Neunmalneun wrote:It also works with the rule "if a cell has the candidates abc and ab leads to a you can eliminate a from this cell".

Tell me if I've got this rule correct -- Given a cell with the candidates [abc], if 'c' is eliminated and that leads to 'a', then the candidates can be reduced to [bc]? What is this rule called, why does it work and where is it explained?

Assuming R4C5=48 => R45C9=3 (uniqueness) => R9C5=5 => R9C8=3 =R4C8=8 => R4C5<>8.

I assume you mean r9c9 not r9c5. Simple typo, but then ...

This leads to a single 8 in R5C5

How so? I thought the point of this tactic was that if r4c5=[458] and [48] leads to [4] (which it does), then we can exclude [4] leaving [58]. That doesn't give me an 8 in r5c5. Is this a typo or a mistake or is the rule mistated? Double checking -- r4c5 is in fact '4'. Huh?

and a blocked 8 in R4C2.

Huh? What's a "blocked 8"? R4C2 is [39] -- it can't be an 8 by virtue of locked candidates in row 6. Typo? I'm lost -- so I really should pick apart the next one, cause I don't know what state the grid would be, but ...

Same technique once again: Assuming R1C3 is 18 => R6C3=3 => R4C2=9 => R5C1=4 => R5C9=3 => R2C9=8 => R2C3=1 which solves the rest.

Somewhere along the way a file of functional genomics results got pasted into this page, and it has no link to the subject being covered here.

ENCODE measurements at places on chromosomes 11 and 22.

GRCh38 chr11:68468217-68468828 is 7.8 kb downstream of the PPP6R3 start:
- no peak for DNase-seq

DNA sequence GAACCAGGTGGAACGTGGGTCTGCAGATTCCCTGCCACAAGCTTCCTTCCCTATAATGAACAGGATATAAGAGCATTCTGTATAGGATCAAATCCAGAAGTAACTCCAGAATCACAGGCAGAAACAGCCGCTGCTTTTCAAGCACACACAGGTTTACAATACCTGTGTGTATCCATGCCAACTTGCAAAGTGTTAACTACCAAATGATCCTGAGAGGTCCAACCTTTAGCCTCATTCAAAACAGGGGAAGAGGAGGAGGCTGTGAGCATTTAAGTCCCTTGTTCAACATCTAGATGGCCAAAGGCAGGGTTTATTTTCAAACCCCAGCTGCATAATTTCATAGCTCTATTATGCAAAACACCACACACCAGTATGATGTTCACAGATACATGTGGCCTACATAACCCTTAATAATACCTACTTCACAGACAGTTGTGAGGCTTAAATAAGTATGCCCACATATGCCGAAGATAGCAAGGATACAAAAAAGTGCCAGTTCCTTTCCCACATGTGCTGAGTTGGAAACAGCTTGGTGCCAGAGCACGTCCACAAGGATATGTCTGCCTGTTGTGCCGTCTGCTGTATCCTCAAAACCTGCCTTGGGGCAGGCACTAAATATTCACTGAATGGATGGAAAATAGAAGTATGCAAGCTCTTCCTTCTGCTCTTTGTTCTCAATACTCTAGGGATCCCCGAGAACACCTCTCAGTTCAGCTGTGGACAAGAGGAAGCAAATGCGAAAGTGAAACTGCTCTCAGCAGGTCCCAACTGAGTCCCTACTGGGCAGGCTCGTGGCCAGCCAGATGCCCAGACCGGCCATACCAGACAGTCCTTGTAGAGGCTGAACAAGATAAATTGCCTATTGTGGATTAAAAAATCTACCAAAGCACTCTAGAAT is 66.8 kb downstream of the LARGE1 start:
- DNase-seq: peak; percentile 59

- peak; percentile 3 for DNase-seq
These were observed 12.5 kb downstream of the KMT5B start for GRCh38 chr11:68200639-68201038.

Ok, though (R6C3=3 => R4C2=9 => R5C1=4) is not true, ((R6C3=3 AND R4C2=9) => R5C1=4) is. But I suppose that's nitpicking. But then you left out r5c9=3 => r9c9=5. Another nitpick. But THEN ... you close with "r2c3=1 which solve the rest"! What the heck does *that* mean? I According to the rule you gave, that means that since r1c3 was [138] and [18] lead [8], then r1c3 is actually [13] -- which it is. But that hardly solves the puzzle. I see no justification for the leap to r2c3=1 yet.

I wouldn't have listed all these little things -- Iv'e maid plenty of tyops myself -- it's just that I'm not sure were the *big* thing is.

Could you re-read, correct and comment on your post? It looks interesting but I cannot follow it. There appear to by multiple typos, cells refered to that do not have the candidates you claim -- I just can't make it out.

[Edit:]I found your previous post with this rule. You typed it with an important typo here.Neunmalneun wrote:It also works with the rule "if a cell has the candidates abc and ab leads to a you can eliminate a from this cell".

... should be ...Neunmalneun wrote:It also works with the rule "if a cell has the candidates abc and ab leads to a you can eliminate b from this cell".